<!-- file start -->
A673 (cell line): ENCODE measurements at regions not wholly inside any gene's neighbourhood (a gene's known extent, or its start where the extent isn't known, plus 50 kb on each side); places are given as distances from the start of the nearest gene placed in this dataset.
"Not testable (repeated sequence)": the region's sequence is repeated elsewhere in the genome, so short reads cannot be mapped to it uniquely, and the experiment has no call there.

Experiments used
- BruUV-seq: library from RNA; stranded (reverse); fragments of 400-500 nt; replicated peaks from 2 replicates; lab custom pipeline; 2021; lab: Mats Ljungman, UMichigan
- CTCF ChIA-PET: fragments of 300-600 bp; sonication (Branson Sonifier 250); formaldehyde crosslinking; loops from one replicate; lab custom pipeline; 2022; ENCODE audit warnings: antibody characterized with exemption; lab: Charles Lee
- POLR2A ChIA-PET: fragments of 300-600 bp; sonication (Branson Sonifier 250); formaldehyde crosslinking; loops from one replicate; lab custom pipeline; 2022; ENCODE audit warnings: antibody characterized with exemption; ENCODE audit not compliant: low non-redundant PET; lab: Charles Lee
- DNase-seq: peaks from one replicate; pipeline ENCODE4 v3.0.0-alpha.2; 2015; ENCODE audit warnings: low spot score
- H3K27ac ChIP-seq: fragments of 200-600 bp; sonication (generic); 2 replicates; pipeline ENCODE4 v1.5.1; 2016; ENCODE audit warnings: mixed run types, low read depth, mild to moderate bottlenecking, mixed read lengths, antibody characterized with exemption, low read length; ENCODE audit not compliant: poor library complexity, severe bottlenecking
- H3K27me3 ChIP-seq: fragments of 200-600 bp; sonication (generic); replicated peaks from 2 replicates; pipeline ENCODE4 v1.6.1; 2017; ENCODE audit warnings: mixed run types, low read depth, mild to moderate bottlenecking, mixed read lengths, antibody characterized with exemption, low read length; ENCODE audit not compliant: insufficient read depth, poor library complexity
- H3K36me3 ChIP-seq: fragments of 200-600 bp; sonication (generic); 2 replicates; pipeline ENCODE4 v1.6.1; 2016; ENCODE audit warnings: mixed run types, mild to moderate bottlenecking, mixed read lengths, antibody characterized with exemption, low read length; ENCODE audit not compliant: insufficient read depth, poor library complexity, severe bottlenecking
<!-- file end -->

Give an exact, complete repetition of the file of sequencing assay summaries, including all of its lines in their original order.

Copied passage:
A673 (cell line): ENCODE measurements at regions not wholly inside any gene's neighbourhood (a gene's known extent, or its start where the extent isn't known, plus 50 kb on each side); places are given as distances from the start of the nearest gene placed in this dataset.
"Not testable (repeated sequence)": the region's sequence is repeated elsewhere in the genome, so short reads cannot be mapped to it uniquely, and the experiment has no call there.

Experiments used
- BruUV-seq: library from RNA; stranded (reverse); fragments of 400-500 nt; replicated peaks from 2 replicates; lab custom pipeline; 2021; lab: Mats Ljungman, UMichigan
- CTCF ChIA-PET: fragments of 300-600 bp; sonication (Branson Sonifier 250); formaldehyde crosslinking; loops from one replicate; lab custom pipeline; 2022; ENCODE audit warnings: antibody characterized with exemption; lab: Charles Lee
- POLR2A ChIA-PET: fragments of 300-600 bp; sonication (Branson Sonifier 250); formaldehyde crosslinking; loops from one replicate; lab custom pipeline; 2022; ENCODE audit warnings: antibody characterized with exemption; ENCODE audit not compliant: low non-redundant PET; lab: Charles Lee
- DNase-seq: peaks from one replicate; pipeline ENCODE4 v3.0.0-alpha.2; 2015; ENCODE audit warnings: low spot score
- H3K27ac ChIP-seq: fragments of 200-600 bp; sonication (generic); 2 replicates; pipeline ENCODE4 v1.5.1; 2016; ENCODE audit warnings: mixed run types, low read depth, mild to moderate bottlenecking, mixed read lengths, antibody characterized with exemption, low read length; ENCODE audit not compliant: poor library complexity, severe bottlenecking
- H3K27me3 ChIP-seq: fragments of 200-600 bp; sonication (generic); replicated peaks from 2 replicates; pipeline ENCODE4 v1.6.1; 2017; ENCODE audit warnings: mixed run types, low read depth, mild to moderate bottlenecking, mixed read lengths, antibody characterized with exemption, low read length; ENCODE audit not compliant: insufficient read depth, poor library complexity
- H3K36me3 ChIP-seq: fragments of 200-600 bp; sonication (generic); 2 replicates; pipeline ENCODE4 v1.6.1; 2016; ENCODE audit warnings: mixed run types, mild to moderate bottlenecking, mixed read lengths, antibody characterized with exemption, low read length; ENCODE audit not compliant: insufficient read depth, poor library complexity, severe bottlenecking